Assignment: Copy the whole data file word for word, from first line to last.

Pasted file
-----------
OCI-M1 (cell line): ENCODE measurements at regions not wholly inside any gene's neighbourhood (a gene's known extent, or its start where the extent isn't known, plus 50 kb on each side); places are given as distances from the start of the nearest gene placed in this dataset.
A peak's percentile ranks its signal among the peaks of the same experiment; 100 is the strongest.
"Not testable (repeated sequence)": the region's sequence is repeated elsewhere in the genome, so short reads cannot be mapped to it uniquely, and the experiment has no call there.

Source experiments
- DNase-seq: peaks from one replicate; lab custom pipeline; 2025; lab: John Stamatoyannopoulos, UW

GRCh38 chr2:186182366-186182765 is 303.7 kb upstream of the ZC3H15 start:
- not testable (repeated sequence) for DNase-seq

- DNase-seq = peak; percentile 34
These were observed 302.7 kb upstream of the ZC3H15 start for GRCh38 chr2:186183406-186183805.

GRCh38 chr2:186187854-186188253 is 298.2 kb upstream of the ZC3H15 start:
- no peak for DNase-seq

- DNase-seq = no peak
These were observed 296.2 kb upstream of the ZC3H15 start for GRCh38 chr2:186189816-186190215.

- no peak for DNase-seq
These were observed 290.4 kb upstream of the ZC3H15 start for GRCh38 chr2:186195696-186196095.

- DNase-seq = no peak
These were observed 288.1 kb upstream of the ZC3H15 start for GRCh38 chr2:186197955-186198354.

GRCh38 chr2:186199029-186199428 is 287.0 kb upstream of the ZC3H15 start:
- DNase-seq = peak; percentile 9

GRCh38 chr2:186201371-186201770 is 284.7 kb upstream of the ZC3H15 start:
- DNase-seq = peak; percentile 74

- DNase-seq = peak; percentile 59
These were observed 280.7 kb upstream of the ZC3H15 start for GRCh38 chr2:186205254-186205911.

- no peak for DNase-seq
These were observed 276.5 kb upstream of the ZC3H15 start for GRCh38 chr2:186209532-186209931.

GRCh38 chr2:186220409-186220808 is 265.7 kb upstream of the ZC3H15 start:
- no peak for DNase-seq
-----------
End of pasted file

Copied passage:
OCI-M1 (cell line): ENCODE measurements at regions not wholly inside any gene's neighbourhood (a gene's known extent, or its start where the extent isn't known, plus 50 kb on each side); places are given as distances from the start of the nearest gene placed in this dataset.
A peak's percentile ranks its signal among the peaks of the same experiment; 100 is the strongest.
"Not testable (repeated sequence)": the region's sequence is repeated elsewhere in the genome, so short reads cannot be mapped to it uniquely, and the experiment has no call there.

Source experiments
- DNase-seq: peaks from one replicate; lab custom pipeline; 2025; lab: John Stamatoyannopoulos, UW

GRCh38 chr2:186182366-186182765 is 303.7 kb upstream of the ZC3H15 start:
- not testable (repeated sequence) for DNase-seq

- DNase-seq = peak; percentile 34
These were observed 302.7 kb upstream of the ZC3H15 start for GRCh38 chr2:186183406-186183805.

GRCh38 chr2:186187854-186188253 is 298.2 kb upstream of the ZC3H15 start:
- no peak for DNase-seq

- DNase-seq = no peak
These were observed 296.2 kb upstream of the ZC3H15 start for GRCh38 chr2:186189816-186190215.

- no peak for DNase-seq
These were observed 290.4 kb upstream of the ZC3H15 start for GRCh38 chr2:186195696-186196095.

- DNase-seq = no peak
These were observed 288.1 kb upstream of the ZC3H15 start for GRCh38 chr2:186197955-186198354.

GRCh38 chr2:186199029-186199428 is 287.0 kb upstream of the ZC3H15 start:
- DNase-seq = peak; percentile 9

GRCh38 chr2:186201371-186201770 is 284.7 kb upstream of the ZC3H15 start:
- DNase-seq = peak; percentile 74

- DNase-seq = peak; percentile 59
These were observed 280.7 kb upstream of the ZC3H15 start for GRCh38 chr2:186205254-186205911.

- no peak for DNase-seq
These were observed 276.5 kb upstream of the ZC3H15 start for GRCh38 chr2:186209532-186209931.

GRCh38 chr2:186220409-186220808 is 265.7 kb upstream of the ZC3H15 start:
- no peak for DNase-seq